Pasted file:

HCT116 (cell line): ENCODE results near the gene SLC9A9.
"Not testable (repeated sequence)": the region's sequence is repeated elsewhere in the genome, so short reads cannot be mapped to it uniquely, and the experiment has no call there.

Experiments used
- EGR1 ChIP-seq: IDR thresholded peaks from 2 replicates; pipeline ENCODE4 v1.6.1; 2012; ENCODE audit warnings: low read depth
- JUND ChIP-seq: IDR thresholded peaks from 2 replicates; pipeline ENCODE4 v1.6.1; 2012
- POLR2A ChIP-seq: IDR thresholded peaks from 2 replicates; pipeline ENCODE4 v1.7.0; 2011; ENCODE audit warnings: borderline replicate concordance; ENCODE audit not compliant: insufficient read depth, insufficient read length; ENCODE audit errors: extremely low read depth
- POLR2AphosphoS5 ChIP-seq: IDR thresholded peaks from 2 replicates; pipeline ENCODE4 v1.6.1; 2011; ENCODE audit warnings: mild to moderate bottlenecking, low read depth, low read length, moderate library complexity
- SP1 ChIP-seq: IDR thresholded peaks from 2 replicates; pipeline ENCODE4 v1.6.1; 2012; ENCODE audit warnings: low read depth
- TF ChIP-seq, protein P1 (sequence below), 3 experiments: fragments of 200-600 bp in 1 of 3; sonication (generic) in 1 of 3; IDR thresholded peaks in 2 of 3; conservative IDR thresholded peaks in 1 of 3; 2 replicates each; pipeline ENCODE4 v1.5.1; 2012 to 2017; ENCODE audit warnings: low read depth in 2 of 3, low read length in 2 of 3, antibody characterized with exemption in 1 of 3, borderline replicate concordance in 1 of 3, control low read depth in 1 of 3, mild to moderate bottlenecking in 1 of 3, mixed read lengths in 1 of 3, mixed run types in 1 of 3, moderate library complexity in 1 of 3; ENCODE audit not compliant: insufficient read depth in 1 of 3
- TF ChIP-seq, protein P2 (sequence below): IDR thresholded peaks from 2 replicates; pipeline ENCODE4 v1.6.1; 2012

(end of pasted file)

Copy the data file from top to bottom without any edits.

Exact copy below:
HCT116 (cell line): ENCODE results near the gene SLC9A9.
"Not testable (repeated sequence)": the region's sequence is repeated elsewhere in the genome, so short reads cannot be mapped to it uniquely, and the experiment has no call there.

Experiments used
- EGR1 ChIP-seq: IDR thresholded peaks from 2 replicates; pipeline ENCODE4 v1.6.1; 2012; ENCODE audit warnings: low read depth
- JUND ChIP-seq: IDR thresholded peaks from 2 replicates; pipeline ENCODE4 v1.6.1; 2012
- POLR2A ChIP-seq: IDR thresholded peaks from 2 replicates; pipeline ENCODE4 v1.7.0; 2011; ENCODE audit warnings: borderline replicate concordance; ENCODE audit not compliant: insufficient read depth, insufficient read length; ENCODE audit errors: extremely low read depth
- POLR2AphosphoS5 ChIP-seq: IDR thresholded peaks from 2 replicates; pipeline ENCODE4 v1.6.1; 2011; ENCODE audit warnings: mild to moderate bottlenecking, low read depth, low read length, moderate library complexity
- SP1 ChIP-seq: IDR thresholded peaks from 2 replicates; pipeline ENCODE4 v1.6.1; 2012; ENCODE audit warnings: low read depth
- TF ChIP-seq, protein P1 (sequence below), 3 experiments: fragments of 200-600 bp in 1 of 3; sonication (generic) in 1 of 3; IDR thresholded peaks in 2 of 3; conservative IDR thresholded peaks in 1 of 3; 2 replicates each; pipeline ENCODE4 v1.5.1; 2012 to 2017; ENCODE audit warnings: low read depth in 2 of 3, low read length in 2 of 3, antibody characterized with exemption in 1 of 3, borderline replicate concordance in 1 of 3, control low read depth in 1 of 3, mild to moderate bottlenecking in 1 of 3, mixed read lengths in 1 of 3, mixed run types in 1 of 3, moderate library complexity in 1 of 3; ENCODE audit not compliant: insufficient read depth in 1 of 3
- TF ChIP-seq, protein P2 (sequence below): IDR thresholded peaks from 2 replicates; pipeline ENCODE4 v1.6.1; 2012